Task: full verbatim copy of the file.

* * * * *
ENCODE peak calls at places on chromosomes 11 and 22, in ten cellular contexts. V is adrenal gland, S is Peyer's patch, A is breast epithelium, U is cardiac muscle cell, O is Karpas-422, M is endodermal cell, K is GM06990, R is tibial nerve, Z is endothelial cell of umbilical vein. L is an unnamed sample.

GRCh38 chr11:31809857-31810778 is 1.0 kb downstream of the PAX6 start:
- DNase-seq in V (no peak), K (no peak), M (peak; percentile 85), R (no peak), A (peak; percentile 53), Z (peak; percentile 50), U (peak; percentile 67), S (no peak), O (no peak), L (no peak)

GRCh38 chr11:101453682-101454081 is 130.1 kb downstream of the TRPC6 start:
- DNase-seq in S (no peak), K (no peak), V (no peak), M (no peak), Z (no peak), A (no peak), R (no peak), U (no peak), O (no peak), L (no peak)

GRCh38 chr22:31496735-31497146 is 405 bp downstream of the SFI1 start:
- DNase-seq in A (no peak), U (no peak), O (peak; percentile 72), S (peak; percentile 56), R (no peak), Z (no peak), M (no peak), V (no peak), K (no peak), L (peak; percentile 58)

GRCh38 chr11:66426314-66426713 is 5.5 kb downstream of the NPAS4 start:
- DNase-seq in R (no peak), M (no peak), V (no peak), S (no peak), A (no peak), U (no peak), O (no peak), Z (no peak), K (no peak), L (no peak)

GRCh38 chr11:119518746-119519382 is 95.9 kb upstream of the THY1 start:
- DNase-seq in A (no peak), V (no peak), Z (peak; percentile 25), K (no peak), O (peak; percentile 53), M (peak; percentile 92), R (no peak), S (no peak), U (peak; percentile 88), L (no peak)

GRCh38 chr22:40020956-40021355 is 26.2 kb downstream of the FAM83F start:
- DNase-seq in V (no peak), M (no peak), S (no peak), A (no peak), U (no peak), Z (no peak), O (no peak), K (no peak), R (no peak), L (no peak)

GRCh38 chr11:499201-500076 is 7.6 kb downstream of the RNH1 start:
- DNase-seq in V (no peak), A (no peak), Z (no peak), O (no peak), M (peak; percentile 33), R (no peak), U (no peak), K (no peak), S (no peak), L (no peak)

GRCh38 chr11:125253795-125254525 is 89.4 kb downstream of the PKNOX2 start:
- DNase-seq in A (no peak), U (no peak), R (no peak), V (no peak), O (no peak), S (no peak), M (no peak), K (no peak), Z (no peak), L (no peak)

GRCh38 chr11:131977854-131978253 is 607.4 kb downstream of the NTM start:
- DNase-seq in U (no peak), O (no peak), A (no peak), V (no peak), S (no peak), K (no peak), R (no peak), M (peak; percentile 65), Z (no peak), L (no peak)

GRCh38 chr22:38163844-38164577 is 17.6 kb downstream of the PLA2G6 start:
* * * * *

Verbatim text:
ENCODE peak calls at places on chromosomes 11 and 22, in ten cellular contexts. V is adrenal gland, S is Peyer's patch, A is breast epithelium, U is cardiac muscle cell, O is Karpas-422, M is endodermal cell, K is GM06990, R is tibial nerve, Z is endothelial cell of umbilical vein. L is an unnamed sample.

GRCh38 chr11:31809857-31810778 is 1.0 kb downstream of the PAX6 start:
- DNase-seq in V (no peak), K (no peak), M (peak; percentile 85), R (no peak), A (peak; percentile 53), Z (peak; percentile 50), U (peak; percentile 67), S (no peak), O (no peak), L (no peak)

GRCh38 chr11:101453682-101454081 is 130.1 kb downstream of the TRPC6 start:
- DNase-seq in S (no peak), K (no peak), V (no peak), M (no peak), Z (no peak), A (no peak), R (no peak), U (no peak), O (no peak), L (no peak)

GRCh38 chr22:31496735-31497146 is 405 bp downstream of the SFI1 start:
- DNase-seq in A (no peak), U (no peak), O (peak; percentile 72), S (peak; percentile 56), R (no peak), Z (no peak), M (no peak), V (no peak), K (no peak), L (peak; percentile 58)

GRCh38 chr11:66426314-66426713 is 5.5 kb downstream of the NPAS4 start:
- DNase-seq in R (no peak), M (no peak), V (no peak), S (no peak), A (no peak), U (no peak), O (no peak), Z (no peak), K (no peak), L (no peak)

GRCh38 chr11:119518746-119519382 is 95.9 kb upstream of the THY1 start:
- DNase-seq in A (no peak), V (no peak), Z (peak; percentile 25), K (no peak), O (peak; percentile 53), M (peak; percentile 92), R (no peak), S (no peak), U (peak; percentile 88), L (no peak)

GRCh38 chr22:40020956-40021355 is 26.2 kb downstream of the FAM83F start:
- DNase-seq in V (no peak), M (no peak), S (no peak), A (no peak), U (no peak), Z (no peak), O (no peak), K (no peak), R (no peak), L (no peak)

GRCh38 chr11:499201-500076 is 7.6 kb downstream of the RNH1 start:
- DNase-seq in V (no peak), A (no peak), Z (no peak), O (no peak), M (peak; percentile 33), R (no peak), U (no peak), K (no peak), S (no peak), L (no peak)

GRCh38 chr11:125253795-125254525 is 89.4 kb downstream of the PKNOX2 start:
- DNase-seq in A (no peak), U (no peak), R (no peak), V (no peak), O (no peak), S (no peak), M (no peak), K (no peak), Z (no peak), L (no peak)

GRCh38 chr11:131977854-131978253 is 607.4 kb downstream of the NTM start:
- DNase-seq in U (no peak), O (no peak), A (no peak), V (no peak), S (no peak), K (no peak), R (no peak), M (peak; percentile 65), Z (no peak), L (no peak)

GRCh38 chr22:38163844-38164577 is 17.6 kb downstream of the PLA2G6 start: